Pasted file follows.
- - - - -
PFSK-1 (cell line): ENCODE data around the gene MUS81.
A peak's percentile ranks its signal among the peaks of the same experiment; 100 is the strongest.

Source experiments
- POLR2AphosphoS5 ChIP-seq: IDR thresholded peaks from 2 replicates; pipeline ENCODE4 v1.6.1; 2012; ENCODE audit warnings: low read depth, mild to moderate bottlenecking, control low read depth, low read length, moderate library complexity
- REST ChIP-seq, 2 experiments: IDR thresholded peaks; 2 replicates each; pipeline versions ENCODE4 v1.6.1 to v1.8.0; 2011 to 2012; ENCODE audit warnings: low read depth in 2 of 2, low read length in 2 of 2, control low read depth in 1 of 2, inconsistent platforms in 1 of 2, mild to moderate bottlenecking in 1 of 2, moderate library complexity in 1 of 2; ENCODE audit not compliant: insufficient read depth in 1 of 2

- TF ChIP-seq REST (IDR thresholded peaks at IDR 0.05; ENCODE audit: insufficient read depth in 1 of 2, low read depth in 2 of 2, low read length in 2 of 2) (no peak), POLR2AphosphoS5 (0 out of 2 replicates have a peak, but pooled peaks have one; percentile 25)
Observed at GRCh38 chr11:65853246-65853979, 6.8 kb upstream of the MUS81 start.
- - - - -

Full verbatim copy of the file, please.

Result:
PFSK-1 (cell line): ENCODE data around the gene MUS81.
A peak's percentile ranks its signal among the peaks of the same experiment; 100 is the strongest.

Source experiments
- POLR2AphosphoS5 ChIP-seq: IDR thresholded peaks from 2 replicates; pipeline ENCODE4 v1.6.1; 2012; ENCODE audit warnings: low read depth, mild to moderate bottlenecking, control low read depth, low read length, moderate library complexity
- REST ChIP-seq, 2 experiments: IDR thresholded peaks; 2 replicates each; pipeline versions ENCODE4 v1.6.1 to v1.8.0; 2011 to 2012; ENCODE audit warnings: low read depth in 2 of 2, low read length in 2 of 2, control low read depth in 1 of 2, inconsistent platforms in 1 of 2, mild to moderate bottlenecking in 1 of 2, moderate library complexity in 1 of 2; ENCODE audit not compliant: insufficient read depth in 1 of 2

- TF ChIP-seq REST (IDR thresholded peaks at IDR 0.05; ENCODE audit: insufficient read depth in 1 of 2, low read depth in 2 of 2, low read length in 2 of 2) (no peak), POLR2AphosphoS5 (0 out of 2 replicates have a peak, but pooled peaks have one; percentile 25)
Observed at GRCh38 chr11:65853246-65853979, 6.8 kb upstream of the MUS81 start.